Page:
Phyrexian Obliterator[/draft]

Now I fully understand that some of you may have issues with the cards I suggested above. Below is a list of cards that I believe are going to see a rise in value after the banning officially takes hold.

1. [card]Frost Titan[/card]
2. [card]Fauna Shaman[/card]
3. [card]Primeval Titan[/card]
4. [card]Kalastria Highborn[/card]
5. [card]Phyrexian Crusader[/card]
6. [card]Spellskite[/card]
7. [card]Mirran Crusader[/card]
8. [card]Birthing Pod[/card]
9. [card]Venser, the Sojourner[/card]
10. [card]Phyrexian Metamorph[/card]

The above listed cards are currently low still in price and are worthwhile investments. Fauna Shaman is the major question mark for many as it has not been confirmed for Magic 2012. However, if you pick them up and move them within the next two to three weeks, I believe there is definitely a profit to be made. Extended Season this winter will also see play for Fauna Shaman and if she becomes confirmed for the new set, we will definitely see a rise in popularity.

Stay tuned and until next time,

Brian Grewe
mtgo: briangrewe
twitter: briangrewejr

30 thoughts on “Trade Routes – A Whole New Format”

  1. I’m not sure why you would want to be picking up Splinter Twins since the card’s price has been dropping since mid-May. That deck is significantly hurt by the loss of Jace, and most of the cards you’ve listed as picking up were good buys a month or two ago, but at this point are definitely cards to sell, not buy.
    Other than that, solid analysis of the coming meta, and I like your Frost Titan call (though reprints must be taken into account when picking a price point).

  2. Mono Red will own the world till rotation. I’m not so sure about Frosty, he is only good against P titan. Control is dead, as agro and combo will just be insane good now. Basically the format is way to fast for him now. I actually like Abyssal Persecutor atm. 4cc and does not die to dismember. Obliterator is in the same set as that removal spell and will never be good.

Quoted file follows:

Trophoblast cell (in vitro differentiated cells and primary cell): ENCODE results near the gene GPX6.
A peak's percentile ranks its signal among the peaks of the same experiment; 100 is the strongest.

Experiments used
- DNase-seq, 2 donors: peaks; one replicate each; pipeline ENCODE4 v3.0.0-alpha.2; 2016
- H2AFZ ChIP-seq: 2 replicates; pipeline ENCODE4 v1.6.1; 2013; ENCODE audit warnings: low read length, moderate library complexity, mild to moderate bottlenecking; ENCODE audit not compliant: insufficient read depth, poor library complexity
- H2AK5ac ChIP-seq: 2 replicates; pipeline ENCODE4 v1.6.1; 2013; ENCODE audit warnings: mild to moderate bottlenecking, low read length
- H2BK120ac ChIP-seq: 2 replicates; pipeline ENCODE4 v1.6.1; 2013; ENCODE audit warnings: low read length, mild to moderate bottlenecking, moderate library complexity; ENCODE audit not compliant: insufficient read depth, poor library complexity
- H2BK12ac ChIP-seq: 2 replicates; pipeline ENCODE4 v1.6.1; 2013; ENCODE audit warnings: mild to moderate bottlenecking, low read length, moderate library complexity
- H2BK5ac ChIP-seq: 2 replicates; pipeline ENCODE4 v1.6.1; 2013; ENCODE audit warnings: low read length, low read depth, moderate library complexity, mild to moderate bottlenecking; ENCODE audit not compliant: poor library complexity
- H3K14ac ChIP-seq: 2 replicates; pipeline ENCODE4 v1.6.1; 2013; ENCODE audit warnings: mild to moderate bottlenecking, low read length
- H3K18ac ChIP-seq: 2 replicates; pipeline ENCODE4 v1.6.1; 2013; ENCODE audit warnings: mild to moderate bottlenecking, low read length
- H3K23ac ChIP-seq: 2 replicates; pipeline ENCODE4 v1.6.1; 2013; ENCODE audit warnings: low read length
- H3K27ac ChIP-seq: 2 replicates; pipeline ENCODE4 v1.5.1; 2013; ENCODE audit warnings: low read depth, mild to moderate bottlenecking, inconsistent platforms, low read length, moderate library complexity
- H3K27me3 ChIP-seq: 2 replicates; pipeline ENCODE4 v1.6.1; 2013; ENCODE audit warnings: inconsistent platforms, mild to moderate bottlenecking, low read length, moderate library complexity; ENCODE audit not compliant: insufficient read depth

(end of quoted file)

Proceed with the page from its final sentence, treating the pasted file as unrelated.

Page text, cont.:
3. Did you seriously just suggest that Valakut play Phyrexian Metamorph? To what? Copy your Primeval Titan so you can win twice as hard?

    Why are you telling people to buy Fauna Shamans? The Fauna Shaman / Vengevine / Cobra engine is at it’s best vs. control decks. Those won’t be nearly as present. The engine is at it’s worst vs combo decks. I hear Valakut and Splinter Twin are going to be pretty good.

    Frost Titan is also a crappy investment. That card is only good when the format is extremely Titan-centric. Splinter Twin will probably keep the format from becoming that (tap out for a 6 drop and die etc etc). And even if the format becomes Titan-centric and Frost Titan sees increased play, it’ll be played for 2 weeks, decks will adapt, and it won’t be played again.

  4. Right Frosty saw play when Valakut was very popular and Vamps, Boros, and Mono Red were scarce. When those became more prevalent that’s when Graves came on the scene as he was good against ramp and agro. He is almost assuredly in M12 as well. Blue and White just wont really be colors any more IMO.

  5. @Monored can never “own”. It’s only as good as the amount of people who are unprepared for it. Sure, monored has a lot more answers to cards like phyrexian crusader/kor firewalker with dismember/shrine, but it’s still just an aggro deck which can be hated out.

    I really hate this “dies to dismember” argument. Not every deck will play 4 between mb/sb. People act as if you will draw the card you want every time. Even if your obliterator does get dismembered, it’s just a 1 for 1 trading 4 mana creature for 3 mana spell or 1-2 mana and some life. It’s not the same as having your 4-5 CC creature bounced by Jace 2 or 3 times in a row.